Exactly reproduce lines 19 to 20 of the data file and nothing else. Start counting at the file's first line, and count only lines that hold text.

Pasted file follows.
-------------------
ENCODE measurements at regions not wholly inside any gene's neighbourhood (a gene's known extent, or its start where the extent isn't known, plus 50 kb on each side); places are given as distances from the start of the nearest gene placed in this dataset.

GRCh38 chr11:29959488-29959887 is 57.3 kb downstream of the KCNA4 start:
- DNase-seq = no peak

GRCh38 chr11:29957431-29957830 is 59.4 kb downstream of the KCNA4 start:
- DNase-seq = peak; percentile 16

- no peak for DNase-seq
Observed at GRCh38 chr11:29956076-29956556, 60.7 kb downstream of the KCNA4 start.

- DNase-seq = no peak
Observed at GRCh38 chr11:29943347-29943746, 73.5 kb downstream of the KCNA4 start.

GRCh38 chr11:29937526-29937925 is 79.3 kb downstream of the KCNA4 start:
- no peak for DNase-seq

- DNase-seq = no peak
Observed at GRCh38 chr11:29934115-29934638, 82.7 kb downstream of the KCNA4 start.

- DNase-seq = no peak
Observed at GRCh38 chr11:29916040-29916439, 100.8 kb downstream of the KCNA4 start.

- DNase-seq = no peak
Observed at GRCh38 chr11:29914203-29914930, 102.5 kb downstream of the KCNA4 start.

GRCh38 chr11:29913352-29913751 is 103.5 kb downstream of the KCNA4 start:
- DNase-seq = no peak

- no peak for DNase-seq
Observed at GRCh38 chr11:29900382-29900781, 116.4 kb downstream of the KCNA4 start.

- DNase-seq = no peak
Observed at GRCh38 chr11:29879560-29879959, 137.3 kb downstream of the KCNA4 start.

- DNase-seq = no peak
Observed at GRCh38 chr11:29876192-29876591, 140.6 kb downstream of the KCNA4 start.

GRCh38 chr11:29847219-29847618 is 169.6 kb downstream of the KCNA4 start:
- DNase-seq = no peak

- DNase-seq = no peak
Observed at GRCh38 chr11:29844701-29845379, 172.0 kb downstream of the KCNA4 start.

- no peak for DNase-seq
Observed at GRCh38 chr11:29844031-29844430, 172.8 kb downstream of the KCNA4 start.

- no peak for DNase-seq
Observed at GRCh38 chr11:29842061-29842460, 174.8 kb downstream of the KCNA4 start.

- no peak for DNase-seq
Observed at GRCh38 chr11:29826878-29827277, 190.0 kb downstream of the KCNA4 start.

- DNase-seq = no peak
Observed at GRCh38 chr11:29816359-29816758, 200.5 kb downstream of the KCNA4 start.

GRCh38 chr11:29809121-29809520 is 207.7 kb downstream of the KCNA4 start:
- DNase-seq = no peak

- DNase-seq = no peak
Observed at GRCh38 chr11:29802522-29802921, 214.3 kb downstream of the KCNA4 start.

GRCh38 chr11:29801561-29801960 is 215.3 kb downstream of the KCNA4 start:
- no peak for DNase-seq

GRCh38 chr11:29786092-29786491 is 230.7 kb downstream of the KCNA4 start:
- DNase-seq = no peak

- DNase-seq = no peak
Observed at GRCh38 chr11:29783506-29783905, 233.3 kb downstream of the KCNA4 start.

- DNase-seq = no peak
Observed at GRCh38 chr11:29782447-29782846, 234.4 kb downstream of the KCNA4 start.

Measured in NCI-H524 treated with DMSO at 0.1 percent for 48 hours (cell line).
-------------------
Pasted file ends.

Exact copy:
- DNase-seq = no peak

- no peak for DNase-seq